Tuesday 25 September 2012

Restaurant Review: Nahm, London

Ma Hor

Last week I made it to Nahm in London's Belgravia to celebrate a friend's birthday. I first heard of Nahm's Michelin starred Thai food before I left for Australia. It was somewhere I nearly visited for a farewell meal but, alas, didn't make it.

They may no longer have a Michelin star, but reading Trina's recent report on her visit to Nahm's Bangkok outpost reminded me that it was somewhere I wanted to visit. I booked a table in a flash.

It may be four years since I first hoped to visit, but the wait has done me good. Having spent a short time living in Thailand, meeting the chef David Thompson in Sydney and taking the Sailors Thai cookery course I now feel I appreciate Thai food a lot more. Nahm's traditional Thai recipes would have been lost on me before.

Located in a smart London hotel the dining room has a swish feel. The restaurant was smaller then I expected with lots of bare wood and every food bloggers nightmare: mood (aka read dark) lighting.

We ordered the set menu and dived in. We had our favourite dishes, but all of the food was excellent. Authentic Thai flavours, incredible knife skills, well balanced flavours, some new tastes and a few English ingredients thrown in too.

It was a grazing menu with series of appetisers and starters, before hitting three main courses and climaxing with desert.

Ma Hor - minced prawns and chicken simmered in palm sugar, with deep fried shallots, garlic and peanuts served on pineapple and mandarin - was our first appetiser. The prawn and chicken mix was sweet, mild and chewy. The fruit added a welcome burst of acidity to cut through the sweetness. I preferred the mandarin with it's explosion of juice in your mouth.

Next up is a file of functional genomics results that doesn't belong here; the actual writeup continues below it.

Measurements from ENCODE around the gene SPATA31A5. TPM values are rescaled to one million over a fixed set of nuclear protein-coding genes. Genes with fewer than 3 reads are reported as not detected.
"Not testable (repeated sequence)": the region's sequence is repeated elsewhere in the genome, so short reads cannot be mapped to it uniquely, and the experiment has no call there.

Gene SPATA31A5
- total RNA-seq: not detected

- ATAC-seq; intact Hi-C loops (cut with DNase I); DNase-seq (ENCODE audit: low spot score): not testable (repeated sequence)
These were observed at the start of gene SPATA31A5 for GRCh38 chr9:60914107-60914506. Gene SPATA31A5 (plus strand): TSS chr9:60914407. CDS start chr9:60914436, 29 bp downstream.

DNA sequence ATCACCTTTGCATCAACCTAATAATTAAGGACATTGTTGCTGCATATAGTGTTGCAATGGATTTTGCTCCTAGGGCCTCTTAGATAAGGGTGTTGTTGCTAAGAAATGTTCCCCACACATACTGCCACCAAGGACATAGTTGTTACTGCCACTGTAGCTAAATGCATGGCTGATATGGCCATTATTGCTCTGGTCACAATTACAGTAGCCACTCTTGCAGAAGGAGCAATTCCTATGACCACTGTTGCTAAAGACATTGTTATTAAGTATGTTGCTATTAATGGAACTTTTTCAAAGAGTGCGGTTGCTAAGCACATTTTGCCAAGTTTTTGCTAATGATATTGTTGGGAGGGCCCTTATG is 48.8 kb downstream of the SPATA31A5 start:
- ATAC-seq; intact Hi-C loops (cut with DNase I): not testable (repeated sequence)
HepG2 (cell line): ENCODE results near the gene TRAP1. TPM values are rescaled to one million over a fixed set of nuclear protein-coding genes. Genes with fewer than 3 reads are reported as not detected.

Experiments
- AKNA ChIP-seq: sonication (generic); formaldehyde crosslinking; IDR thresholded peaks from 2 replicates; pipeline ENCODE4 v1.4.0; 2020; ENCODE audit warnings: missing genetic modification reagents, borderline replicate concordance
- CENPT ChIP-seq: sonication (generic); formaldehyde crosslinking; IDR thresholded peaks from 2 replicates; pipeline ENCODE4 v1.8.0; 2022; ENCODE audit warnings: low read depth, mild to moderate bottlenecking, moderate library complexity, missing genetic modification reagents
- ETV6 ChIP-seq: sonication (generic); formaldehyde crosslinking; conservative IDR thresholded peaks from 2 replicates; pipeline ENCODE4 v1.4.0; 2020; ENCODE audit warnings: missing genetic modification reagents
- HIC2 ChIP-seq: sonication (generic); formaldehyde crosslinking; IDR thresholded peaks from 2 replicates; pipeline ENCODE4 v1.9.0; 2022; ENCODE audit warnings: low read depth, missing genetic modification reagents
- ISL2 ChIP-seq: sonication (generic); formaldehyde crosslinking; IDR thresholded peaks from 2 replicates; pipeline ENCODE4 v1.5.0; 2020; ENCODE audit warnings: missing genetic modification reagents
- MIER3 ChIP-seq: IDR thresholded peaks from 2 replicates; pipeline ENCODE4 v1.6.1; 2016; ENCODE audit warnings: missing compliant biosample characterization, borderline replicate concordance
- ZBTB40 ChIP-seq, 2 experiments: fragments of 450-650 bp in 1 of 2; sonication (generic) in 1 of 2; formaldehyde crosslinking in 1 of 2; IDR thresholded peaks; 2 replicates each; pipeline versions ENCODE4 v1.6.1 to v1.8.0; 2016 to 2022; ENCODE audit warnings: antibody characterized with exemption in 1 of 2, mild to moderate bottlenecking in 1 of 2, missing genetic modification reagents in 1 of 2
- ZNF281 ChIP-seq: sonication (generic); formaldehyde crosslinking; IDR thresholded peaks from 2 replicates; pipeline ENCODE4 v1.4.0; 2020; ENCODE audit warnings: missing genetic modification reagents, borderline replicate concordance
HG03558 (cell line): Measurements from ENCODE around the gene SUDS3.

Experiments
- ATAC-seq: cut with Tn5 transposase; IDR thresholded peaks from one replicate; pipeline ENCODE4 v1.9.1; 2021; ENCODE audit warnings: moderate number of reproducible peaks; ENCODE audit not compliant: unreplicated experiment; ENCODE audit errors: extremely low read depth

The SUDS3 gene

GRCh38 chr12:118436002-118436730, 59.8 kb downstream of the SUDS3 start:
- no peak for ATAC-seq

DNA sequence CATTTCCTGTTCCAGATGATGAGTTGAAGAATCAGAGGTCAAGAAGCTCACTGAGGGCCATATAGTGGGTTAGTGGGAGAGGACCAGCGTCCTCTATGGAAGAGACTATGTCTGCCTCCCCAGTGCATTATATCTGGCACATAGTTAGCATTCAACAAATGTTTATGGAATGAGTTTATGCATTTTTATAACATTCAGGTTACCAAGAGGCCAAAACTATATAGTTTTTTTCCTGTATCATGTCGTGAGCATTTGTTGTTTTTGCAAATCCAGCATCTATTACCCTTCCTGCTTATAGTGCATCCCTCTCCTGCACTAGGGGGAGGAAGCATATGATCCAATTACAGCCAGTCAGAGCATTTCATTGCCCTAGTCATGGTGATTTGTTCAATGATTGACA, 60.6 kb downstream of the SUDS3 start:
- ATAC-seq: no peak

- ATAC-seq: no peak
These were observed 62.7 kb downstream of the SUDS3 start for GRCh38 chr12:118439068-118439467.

Kanom krok gung wiset

Next came a plate which contained a trio of three more substantial appetisers. We first tried the Kanom krok gung wiset - coconut cupcakes with red curry of langoustine. The fragrant red curry paste had a delayed kick of chilli and hid small pieces of langoustine. The coconut baskets reminded me of Sri Lankan hoppers.

Kanom muang gai kem

Middle of the trio was kanom muang gai kem - wafers of salted chicken with lemongrass and basil. The wafers tasted of palm sugar and were crisp in places and soft in others. A clear taste of lemongrass came through. I didn't detect much Thai basil and the chicken wasn't overly salty.


Our final taster was my favourite of the appetisers. The miang - roasted peanuts and salak with caramel dressing served on betel leaves - were a winner. The distinctive betel leaf flavour was a constant flavour throughout and not over powered by the spices. The roasted peanuts tasted like the essence of Thai food. There was a lasting heat that I was tasting for minutes afterwards.

Yam king gap gung mangkorn

Appetisers over the 'starter' arrived. The yam king gap gung mangkorn - salad of lobster with rambutans, lemongrass and young ginger - was accompanied by an excellent soup.

The sweet lobster was accompanied by a delicate balance of lime fish sauce and coriander. The mouthfuls which contained rambutan and fried shallots had an extra dimension. The salad had a mile lip tingling chilli.

Geng jeut fak